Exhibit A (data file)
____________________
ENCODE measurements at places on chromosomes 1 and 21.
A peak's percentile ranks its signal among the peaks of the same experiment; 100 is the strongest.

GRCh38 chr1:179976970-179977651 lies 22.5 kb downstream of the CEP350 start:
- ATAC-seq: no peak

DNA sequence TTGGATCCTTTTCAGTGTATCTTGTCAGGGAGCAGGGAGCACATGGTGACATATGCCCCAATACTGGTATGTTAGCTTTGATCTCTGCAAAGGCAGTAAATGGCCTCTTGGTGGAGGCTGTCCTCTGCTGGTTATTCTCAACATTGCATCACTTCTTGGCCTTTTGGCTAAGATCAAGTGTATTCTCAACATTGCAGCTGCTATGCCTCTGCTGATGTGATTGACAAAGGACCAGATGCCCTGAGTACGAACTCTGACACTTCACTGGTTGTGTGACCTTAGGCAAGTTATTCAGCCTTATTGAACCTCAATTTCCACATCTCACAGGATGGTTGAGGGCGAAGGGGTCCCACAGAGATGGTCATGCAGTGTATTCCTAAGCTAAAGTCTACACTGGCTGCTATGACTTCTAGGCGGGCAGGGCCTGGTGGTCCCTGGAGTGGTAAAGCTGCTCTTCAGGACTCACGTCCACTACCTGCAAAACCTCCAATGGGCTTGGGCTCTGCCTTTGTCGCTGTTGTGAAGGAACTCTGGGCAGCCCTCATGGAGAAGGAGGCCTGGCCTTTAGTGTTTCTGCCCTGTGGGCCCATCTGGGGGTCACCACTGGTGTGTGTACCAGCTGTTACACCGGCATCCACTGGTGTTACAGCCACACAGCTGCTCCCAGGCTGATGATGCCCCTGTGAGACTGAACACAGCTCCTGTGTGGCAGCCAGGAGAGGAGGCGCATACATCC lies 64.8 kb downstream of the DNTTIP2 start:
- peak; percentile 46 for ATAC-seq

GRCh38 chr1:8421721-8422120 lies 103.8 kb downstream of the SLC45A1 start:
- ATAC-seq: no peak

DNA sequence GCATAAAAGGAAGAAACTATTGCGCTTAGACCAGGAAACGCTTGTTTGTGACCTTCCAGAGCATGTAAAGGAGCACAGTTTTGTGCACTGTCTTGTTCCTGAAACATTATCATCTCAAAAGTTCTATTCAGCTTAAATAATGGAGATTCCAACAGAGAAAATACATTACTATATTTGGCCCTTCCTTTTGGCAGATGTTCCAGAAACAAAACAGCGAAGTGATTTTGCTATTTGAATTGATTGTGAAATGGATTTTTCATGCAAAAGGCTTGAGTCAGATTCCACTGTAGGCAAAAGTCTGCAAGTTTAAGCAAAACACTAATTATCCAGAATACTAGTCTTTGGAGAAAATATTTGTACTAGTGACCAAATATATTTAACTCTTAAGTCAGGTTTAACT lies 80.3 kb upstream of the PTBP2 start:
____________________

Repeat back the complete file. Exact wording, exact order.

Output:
ENCODE measurements at places on chromosomes 1 and 21.
A peak's percentile ranks its signal among the peaks of the same experiment; 100 is the strongest.

GRCh38 chr1:179976970-179977651 lies 22.5 kb downstream of the CEP350 start:
- ATAC-seq: no peak

DNA sequence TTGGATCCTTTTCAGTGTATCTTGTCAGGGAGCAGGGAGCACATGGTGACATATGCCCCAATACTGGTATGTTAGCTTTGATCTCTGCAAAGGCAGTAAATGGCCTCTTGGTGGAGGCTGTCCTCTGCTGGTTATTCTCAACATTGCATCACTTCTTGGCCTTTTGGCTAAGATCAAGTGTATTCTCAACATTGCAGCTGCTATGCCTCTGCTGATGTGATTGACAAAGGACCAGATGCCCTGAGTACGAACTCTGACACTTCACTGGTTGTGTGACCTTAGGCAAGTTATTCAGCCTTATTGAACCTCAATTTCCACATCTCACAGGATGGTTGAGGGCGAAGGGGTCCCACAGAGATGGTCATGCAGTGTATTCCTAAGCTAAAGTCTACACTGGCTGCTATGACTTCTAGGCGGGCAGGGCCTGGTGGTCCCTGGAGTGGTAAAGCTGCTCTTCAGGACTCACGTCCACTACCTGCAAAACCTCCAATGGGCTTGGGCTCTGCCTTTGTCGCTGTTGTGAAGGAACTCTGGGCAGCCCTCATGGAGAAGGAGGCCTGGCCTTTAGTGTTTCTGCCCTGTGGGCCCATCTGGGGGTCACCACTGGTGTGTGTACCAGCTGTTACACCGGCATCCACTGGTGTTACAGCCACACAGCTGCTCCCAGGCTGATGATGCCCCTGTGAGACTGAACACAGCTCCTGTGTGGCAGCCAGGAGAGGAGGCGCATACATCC lies 64.8 kb downstream of the DNTTIP2 start:
- peak; percentile 46 for ATAC-seq

GRCh38 chr1:8421721-8422120 lies 103.8 kb downstream of the SLC45A1 start:
- ATAC-seq: no peak

DNA sequence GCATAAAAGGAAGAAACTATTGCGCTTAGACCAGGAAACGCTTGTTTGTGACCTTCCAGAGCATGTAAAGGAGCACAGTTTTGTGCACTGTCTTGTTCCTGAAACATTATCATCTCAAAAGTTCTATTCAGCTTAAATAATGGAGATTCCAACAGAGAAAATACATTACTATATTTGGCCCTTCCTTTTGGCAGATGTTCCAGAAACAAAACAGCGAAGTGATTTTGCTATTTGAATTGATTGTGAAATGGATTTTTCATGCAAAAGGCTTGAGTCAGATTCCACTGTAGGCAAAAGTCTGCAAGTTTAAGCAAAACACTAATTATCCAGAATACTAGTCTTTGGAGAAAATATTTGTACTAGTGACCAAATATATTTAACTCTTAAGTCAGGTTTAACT lies 80.3 kb upstream of the PTBP2 start: